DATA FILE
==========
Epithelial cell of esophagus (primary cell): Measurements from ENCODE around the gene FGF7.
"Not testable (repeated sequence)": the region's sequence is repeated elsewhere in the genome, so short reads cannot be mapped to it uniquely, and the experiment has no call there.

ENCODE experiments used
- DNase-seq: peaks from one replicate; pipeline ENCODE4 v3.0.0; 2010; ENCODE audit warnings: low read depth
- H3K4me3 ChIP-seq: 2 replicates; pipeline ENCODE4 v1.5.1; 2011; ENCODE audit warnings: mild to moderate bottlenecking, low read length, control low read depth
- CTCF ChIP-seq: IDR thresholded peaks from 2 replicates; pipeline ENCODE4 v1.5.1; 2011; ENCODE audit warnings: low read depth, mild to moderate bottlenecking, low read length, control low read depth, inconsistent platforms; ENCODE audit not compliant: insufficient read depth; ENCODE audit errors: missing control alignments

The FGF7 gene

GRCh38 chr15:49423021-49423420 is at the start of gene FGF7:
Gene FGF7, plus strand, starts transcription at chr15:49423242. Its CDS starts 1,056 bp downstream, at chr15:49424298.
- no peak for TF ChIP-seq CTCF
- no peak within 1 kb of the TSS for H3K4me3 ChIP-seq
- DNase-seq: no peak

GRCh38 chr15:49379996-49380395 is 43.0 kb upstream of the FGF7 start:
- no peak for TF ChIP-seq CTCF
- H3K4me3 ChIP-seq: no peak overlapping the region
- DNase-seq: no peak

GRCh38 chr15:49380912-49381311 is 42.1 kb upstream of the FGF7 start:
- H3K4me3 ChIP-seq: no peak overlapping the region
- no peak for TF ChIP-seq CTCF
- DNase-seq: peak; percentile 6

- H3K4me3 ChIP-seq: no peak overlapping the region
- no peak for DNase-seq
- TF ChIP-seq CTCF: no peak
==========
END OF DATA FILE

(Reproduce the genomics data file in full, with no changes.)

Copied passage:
Epithelial cell of esophagus (primary cell): Measurements from ENCODE around the gene FGF7.
"Not testable (repeated sequence)": the region's sequence is repeated elsewhere in the genome, so short reads cannot be mapped to it uniquely, and the experiment has no call there.

ENCODE experiments used
- DNase-seq: peaks from one replicate; pipeline ENCODE4 v3.0.0; 2010; ENCODE audit warnings: low read depth
- H3K4me3 ChIP-seq: 2 replicates; pipeline ENCODE4 v1.5.1; 2011; ENCODE audit warnings: mild to moderate bottlenecking, low read length, control low read depth
- CTCF ChIP-seq: IDR thresholded peaks from 2 replicates; pipeline ENCODE4 v1.5.1; 2011; ENCODE audit warnings: low read depth, mild to moderate bottlenecking, low read length, control low read depth, inconsistent platforms; ENCODE audit not compliant: insufficient read depth; ENCODE audit errors: missing control alignments

The FGF7 gene

GRCh38 chr15:49423021-49423420 is at the start of gene FGF7:
Gene FGF7, plus strand, starts transcription at chr15:49423242. Its CDS starts 1,056 bp downstream, at chr15:49424298.
- no peak for TF ChIP-seq CTCF
- no peak within 1 kb of the TSS for H3K4me3 ChIP-seq
- DNase-seq: no peak

GRCh38 chr15:49379996-49380395 is 43.0 kb upstream of the FGF7 start:
- no peak for TF ChIP-seq CTCF
- H3K4me3 ChIP-seq: no peak overlapping the region
- DNase-seq: no peak

GRCh38 chr15:49380912-49381311 is 42.1 kb upstream of the FGF7 start:
- H3K4me3 ChIP-seq: no peak overlapping the region
- no peak for TF ChIP-seq CTCF
- DNase-seq: peak; percentile 6

- H3K4me3 ChIP-seq: no peak overlapping the region
- no peak for DNase-seq
- TF ChIP-seq CTCF: no peak